Book review: The Revisioners — by Margaret Wilkerson Sexton
Now in paperback, “The Revisioners” is award-winning author Margaret Wilkerson Sexton’s second novel, and a national bestseller. It is a lively, expansive and deeply moving book composed of three timelines and focused on two women, Josephine and Ava. Josephine’s narrative occupies two time periods in her life: in 1885 she is living out her days as a slave on a Mississippi plantation, possessed of a singular ability to manifest what she “sees” as a route to freedom, while in 1924, she is widowed, an elderly matriarch continuing to help guide her family who now have the responsibility of farming the lands she and her late husband owned. In the alternating chapters, set in 2017 in New Orleans, Ava, a descendant of Josephine, is struggling to create an independent life for herself and her son, and has resigned herself to caring for her ex-mother-in-law, grandmother to King, from the white side of her biracial family, as a means to her end. Both black women are forced to navigate a reality in which white people reach in and take what is not theirs. This moving and artful multigenerational saga skillfully articulates historic and current-day racial tensions, which mirror each other in many ways.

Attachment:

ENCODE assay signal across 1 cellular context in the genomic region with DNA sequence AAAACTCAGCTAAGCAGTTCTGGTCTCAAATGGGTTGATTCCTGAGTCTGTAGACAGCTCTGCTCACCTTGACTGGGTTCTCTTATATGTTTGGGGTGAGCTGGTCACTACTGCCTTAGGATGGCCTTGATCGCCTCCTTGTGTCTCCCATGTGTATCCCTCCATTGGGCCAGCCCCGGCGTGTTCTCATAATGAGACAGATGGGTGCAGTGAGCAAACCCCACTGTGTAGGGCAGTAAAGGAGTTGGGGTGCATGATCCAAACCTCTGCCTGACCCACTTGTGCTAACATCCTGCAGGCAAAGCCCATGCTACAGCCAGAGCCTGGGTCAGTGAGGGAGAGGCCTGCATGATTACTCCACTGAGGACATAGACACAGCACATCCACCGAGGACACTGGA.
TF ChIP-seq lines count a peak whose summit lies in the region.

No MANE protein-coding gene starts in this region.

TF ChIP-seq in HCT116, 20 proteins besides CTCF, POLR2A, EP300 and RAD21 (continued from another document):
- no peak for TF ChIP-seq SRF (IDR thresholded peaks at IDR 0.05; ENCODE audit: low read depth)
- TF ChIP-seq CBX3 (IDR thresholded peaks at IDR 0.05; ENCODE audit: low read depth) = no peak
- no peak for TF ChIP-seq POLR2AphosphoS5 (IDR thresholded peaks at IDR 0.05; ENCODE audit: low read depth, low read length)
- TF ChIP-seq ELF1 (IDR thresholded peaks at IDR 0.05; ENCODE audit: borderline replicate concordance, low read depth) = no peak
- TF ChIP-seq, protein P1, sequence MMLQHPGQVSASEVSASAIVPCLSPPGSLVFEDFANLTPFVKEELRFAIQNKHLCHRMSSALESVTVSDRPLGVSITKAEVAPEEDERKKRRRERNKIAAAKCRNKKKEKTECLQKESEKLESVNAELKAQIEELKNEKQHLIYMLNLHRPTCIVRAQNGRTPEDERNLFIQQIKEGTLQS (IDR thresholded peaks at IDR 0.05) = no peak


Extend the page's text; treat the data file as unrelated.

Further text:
— Reviewed by Jenny Lyons of The Vermont Book Shop in Middlebury.
8 Great Paperback Fiction Books by Black Female Authors
The Secret Lives of Church Ladies, by Deesha Philyaw
Girl, Woman, Other, by Bernardine Evaristo
Americanah, by Chimamanda Ngozi Adichie
Homegoing, by Yaa Gyasi
Sing, Unburied, Sing, by Jesmyn Ward
An American Marriage, by Tayari Jones
She Would Be King, by Wayétu Moore
Patsy, by Nicole Dennis-Benn
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